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University of Victoria’s Indigenous art practices impact chair hopes to be catalyst for change

Carey Newman (Hayalthkin’geme) to impact a new generation of art students at UVic
As impact chair for Indigenous art practices at UVic, Carey Newman is jointly appointed to teach in the departments of visual arts, and art history and visual studies. (University of Victoria/Photo Services)

Indigenous artist and master carver, Carey Newman (Hayalthkin’geme), was recently appointed inaugural impact chair in Indigenous art practices with the faculty of fine arts at the University of Victoria.

He was also appointed to UVic’s department of visual arts and the department of art history and visual studies, where he will teach graduate and undergraduate students, all while continuing his own research.

Newman sees the impact chair position as being “not just about the process and practices of Indigenous art-making, but as an opportunity to discover what is possible when the distinctions between disciplines are removed and the processes of creative production and intellectual exchange are transformed … ,” he said in a release.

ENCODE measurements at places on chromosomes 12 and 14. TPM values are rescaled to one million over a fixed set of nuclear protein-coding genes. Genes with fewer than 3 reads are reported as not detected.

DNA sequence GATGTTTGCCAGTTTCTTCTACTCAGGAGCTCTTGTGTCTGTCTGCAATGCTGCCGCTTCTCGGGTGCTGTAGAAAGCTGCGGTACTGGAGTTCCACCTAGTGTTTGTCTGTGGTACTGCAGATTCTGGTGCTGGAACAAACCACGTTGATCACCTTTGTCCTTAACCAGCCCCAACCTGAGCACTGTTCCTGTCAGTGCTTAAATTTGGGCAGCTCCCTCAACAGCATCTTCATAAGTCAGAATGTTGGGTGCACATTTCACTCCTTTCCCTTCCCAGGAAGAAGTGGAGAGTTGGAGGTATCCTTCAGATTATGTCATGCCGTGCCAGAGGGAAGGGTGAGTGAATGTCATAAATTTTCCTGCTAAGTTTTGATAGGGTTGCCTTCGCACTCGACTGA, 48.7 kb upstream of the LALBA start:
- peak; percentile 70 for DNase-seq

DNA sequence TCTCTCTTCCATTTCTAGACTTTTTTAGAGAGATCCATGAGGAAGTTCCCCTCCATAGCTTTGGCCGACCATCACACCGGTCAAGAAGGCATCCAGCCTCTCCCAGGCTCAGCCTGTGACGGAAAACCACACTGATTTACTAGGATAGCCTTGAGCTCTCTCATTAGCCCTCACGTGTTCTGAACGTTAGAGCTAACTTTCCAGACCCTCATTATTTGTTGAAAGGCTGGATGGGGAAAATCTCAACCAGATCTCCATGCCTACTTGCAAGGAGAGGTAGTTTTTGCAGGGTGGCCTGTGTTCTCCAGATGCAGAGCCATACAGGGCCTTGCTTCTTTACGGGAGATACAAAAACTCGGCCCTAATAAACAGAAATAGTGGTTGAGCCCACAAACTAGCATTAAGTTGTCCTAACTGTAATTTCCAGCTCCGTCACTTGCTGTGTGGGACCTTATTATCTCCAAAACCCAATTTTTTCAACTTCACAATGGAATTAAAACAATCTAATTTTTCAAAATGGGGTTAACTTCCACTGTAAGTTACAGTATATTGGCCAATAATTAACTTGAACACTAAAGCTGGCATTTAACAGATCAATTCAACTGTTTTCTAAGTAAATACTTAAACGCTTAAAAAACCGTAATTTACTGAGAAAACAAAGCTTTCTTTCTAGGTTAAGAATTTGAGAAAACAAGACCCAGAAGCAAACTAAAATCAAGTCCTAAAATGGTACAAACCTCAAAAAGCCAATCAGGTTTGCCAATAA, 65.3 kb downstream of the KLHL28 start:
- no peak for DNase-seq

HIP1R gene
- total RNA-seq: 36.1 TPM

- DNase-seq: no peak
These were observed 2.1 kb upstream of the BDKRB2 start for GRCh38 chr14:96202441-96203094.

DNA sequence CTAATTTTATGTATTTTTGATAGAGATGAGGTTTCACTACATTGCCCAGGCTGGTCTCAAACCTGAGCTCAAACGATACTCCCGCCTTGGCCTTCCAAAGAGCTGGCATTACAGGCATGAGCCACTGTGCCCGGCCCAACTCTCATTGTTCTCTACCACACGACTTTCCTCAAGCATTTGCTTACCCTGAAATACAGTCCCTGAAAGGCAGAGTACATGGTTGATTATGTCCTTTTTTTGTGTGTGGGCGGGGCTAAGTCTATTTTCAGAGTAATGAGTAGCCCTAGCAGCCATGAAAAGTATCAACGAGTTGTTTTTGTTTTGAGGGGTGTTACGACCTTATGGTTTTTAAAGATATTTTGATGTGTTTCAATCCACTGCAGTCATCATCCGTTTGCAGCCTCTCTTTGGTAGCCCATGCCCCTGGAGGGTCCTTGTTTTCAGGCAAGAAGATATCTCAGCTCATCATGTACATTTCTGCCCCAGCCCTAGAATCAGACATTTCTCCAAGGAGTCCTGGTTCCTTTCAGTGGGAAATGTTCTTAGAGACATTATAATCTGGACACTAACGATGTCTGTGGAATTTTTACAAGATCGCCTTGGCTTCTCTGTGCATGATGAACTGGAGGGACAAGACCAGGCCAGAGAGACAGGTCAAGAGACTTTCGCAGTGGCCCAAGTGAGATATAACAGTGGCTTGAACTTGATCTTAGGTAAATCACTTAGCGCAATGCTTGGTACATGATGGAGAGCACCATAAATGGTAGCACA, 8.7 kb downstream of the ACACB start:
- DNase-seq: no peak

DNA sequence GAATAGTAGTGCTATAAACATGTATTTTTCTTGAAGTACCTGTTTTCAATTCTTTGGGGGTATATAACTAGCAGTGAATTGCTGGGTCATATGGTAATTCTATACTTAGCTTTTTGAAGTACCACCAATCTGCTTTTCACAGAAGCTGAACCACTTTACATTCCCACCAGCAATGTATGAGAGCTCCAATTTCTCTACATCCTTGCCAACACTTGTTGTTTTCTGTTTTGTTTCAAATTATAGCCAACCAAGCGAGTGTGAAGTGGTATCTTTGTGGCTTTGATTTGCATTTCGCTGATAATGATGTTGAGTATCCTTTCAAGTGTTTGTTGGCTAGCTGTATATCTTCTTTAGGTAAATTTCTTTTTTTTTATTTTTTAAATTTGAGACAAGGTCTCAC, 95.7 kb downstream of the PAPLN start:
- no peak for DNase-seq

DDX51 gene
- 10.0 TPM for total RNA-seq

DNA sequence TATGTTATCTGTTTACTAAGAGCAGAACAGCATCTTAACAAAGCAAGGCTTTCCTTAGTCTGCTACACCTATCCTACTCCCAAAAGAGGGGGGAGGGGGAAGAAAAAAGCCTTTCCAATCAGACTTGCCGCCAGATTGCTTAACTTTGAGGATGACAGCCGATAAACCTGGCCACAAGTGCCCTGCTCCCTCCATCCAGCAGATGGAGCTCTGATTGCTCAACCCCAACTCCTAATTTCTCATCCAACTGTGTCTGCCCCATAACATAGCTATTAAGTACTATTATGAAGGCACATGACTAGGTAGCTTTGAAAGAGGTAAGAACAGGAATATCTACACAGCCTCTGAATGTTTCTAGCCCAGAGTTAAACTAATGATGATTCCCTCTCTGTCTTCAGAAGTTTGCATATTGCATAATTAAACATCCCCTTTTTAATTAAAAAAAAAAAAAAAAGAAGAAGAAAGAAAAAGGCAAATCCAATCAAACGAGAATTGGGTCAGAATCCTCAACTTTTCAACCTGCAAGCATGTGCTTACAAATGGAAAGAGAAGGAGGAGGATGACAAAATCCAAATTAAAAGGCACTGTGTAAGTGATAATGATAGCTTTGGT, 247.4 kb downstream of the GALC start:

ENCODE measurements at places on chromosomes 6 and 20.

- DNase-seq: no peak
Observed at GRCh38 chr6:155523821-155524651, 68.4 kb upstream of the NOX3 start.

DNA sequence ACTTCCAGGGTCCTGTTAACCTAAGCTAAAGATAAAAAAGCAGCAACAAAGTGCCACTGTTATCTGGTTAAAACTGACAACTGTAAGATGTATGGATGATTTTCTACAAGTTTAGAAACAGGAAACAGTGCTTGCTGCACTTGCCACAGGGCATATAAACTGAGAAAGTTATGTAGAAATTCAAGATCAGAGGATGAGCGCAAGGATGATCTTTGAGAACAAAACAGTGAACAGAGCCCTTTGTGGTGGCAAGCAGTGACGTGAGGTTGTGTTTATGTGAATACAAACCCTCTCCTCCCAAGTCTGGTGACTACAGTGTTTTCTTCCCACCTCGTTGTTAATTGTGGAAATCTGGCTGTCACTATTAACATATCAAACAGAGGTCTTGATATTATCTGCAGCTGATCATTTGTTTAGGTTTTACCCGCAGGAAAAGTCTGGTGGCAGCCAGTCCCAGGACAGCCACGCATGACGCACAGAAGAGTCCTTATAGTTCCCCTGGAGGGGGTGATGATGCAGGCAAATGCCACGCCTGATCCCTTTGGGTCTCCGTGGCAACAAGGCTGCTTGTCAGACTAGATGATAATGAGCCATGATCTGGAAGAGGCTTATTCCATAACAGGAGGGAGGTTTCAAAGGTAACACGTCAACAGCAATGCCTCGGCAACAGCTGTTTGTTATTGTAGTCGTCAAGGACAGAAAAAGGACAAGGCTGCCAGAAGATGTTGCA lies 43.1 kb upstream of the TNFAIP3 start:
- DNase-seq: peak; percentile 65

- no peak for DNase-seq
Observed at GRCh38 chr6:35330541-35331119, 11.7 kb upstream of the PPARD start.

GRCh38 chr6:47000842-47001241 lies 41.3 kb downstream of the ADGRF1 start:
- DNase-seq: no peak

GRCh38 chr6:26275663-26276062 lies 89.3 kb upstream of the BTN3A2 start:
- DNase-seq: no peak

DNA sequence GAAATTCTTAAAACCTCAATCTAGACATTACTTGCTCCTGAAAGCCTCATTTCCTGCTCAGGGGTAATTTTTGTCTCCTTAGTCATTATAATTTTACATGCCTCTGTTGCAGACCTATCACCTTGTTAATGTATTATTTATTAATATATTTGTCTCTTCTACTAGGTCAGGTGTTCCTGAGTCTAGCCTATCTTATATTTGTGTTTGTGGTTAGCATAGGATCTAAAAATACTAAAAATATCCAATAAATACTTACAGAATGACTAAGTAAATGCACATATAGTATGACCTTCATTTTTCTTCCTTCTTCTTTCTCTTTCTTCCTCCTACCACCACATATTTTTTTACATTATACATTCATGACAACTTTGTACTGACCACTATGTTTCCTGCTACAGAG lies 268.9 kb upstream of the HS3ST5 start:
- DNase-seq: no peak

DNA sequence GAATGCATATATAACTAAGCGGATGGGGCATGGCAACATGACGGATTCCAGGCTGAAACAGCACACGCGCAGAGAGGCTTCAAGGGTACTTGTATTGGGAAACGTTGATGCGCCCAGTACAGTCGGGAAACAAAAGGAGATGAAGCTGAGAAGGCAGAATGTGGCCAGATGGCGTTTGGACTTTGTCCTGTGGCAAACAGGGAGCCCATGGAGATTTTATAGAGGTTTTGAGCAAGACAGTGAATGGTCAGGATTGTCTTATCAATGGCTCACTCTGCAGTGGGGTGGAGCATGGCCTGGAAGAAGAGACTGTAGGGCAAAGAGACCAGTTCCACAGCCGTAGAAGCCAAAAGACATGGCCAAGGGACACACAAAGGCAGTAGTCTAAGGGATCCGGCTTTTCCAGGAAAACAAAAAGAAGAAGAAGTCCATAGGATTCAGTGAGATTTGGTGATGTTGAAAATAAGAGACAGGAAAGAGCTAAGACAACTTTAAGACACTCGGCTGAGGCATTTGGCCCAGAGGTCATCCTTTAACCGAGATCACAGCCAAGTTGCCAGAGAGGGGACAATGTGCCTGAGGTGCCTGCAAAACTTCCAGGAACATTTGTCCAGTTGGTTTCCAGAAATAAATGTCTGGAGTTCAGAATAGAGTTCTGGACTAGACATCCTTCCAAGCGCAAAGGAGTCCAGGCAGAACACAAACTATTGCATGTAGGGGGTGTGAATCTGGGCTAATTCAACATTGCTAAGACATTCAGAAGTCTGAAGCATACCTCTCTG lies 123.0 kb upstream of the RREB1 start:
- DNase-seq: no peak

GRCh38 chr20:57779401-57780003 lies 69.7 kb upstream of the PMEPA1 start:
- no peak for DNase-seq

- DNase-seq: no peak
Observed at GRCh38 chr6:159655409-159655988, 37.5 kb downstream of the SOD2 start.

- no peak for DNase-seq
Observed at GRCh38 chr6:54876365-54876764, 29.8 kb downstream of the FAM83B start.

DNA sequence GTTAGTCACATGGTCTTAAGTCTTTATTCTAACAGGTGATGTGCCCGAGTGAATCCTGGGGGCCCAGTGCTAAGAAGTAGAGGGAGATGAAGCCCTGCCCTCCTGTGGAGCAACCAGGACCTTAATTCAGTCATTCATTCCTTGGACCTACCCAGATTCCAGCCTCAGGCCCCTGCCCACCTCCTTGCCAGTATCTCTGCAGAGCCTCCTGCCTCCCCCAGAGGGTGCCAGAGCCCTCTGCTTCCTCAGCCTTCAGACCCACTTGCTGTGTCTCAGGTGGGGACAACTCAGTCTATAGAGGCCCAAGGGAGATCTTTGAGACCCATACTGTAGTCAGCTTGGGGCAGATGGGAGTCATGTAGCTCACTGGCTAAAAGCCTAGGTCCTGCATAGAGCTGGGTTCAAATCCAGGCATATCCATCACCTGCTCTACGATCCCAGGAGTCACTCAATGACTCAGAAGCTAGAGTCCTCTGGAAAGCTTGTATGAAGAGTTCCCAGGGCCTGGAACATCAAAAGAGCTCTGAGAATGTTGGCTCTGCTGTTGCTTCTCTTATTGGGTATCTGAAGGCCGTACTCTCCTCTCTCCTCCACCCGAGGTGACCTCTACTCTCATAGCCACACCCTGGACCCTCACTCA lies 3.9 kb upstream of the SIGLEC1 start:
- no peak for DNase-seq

That transformation comes not only by changing who participates, he said, but also from the questions posed, the approach to finding solutions and the metrics use to evaluate success.

Newman is the third of four inaugural UVic impact chairs appointed to five-year research positions funded by the university’s strategic framework initiative.

Through his art, he strives to bring light to social and environmental injustice by addressing how colonialism and capitalism impact modern society, a release said.

Newman said his artwork is inspired by a spectrum of historical and contemporary social issues.

“In my own creative practice, I build upon the work of those who came before me, making artwork that looks at how the colonial foundations of Canada have created the social, ecological, racial and economic injustices we face today,” he said.

“I believe that by understanding this history and recognizing how it is perpetuated today – and maybe embracing some Indigenous ways of being – we can dismantle what makes it systemic, and eventually live up to the altruistic self-image that has long been embedded in Canada’s national identity.”

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